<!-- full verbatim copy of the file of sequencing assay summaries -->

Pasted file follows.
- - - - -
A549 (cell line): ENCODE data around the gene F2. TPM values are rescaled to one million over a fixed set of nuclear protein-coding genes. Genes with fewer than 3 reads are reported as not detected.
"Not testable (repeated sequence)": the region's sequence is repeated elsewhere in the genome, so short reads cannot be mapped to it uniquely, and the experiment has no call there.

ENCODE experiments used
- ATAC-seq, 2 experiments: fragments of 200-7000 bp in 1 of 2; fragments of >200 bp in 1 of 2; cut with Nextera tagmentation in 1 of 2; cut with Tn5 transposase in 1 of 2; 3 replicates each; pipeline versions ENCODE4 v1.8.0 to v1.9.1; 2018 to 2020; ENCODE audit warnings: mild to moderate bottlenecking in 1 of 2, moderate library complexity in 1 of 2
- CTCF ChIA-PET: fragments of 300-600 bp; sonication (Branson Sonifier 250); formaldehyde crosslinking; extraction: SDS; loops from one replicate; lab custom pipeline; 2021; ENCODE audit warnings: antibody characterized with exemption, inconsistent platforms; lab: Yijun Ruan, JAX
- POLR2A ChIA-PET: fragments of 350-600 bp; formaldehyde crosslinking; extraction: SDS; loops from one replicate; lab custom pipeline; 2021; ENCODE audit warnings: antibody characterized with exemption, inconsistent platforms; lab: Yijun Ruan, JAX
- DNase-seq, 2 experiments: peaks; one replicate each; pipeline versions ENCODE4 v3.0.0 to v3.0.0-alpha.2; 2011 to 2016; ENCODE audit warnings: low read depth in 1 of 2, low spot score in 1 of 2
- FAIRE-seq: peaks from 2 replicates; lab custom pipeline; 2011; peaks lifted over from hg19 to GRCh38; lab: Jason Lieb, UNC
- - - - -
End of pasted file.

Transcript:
A549 (cell line): ENCODE data around the gene F2. TPM values are rescaled to one million over a fixed set of nuclear protein-coding genes. Genes with fewer than 3 reads are reported as not detected.
"Not testable (repeated sequence)": the region's sequence is repeated elsewhere in the genome, so short reads cannot be mapped to it uniquely, and the experiment has no call there.

ENCODE experiments used
- ATAC-seq, 2 experiments: fragments of 200-7000 bp in 1 of 2; fragments of >200 bp in 1 of 2; cut with Nextera tagmentation in 1 of 2; cut with Tn5 transposase in 1 of 2; 3 replicates each; pipeline versions ENCODE4 v1.8.0 to v1.9.1; 2018 to 2020; ENCODE audit warnings: mild to moderate bottlenecking in 1 of 2, moderate library complexity in 1 of 2
- CTCF ChIA-PET: fragments of 300-600 bp; sonication (Branson Sonifier 250); formaldehyde crosslinking; extraction: SDS; loops from one replicate; lab custom pipeline; 2021; ENCODE audit warnings: antibody characterized with exemption, inconsistent platforms; lab: Yijun Ruan, JAX
- POLR2A ChIA-PET: fragments of 350-600 bp; formaldehyde crosslinking; extraction: SDS; loops from one replicate; lab custom pipeline; 2021; ENCODE audit warnings: antibody characterized with exemption, inconsistent platforms; lab: Yijun Ruan, JAX
- DNase-seq, 2 experiments: peaks; one replicate each; pipeline versions ENCODE4 v3.0.0 to v3.0.0-alpha.2; 2011 to 2016; ENCODE audit warnings: low read depth in 1 of 2, low spot score in 1 of 2
- FAIRE-seq: peaks from 2 replicates; lab custom pipeline; 2011; peaks lifted over from hg19 to GRCh38; lab: Jason Lieb, UNC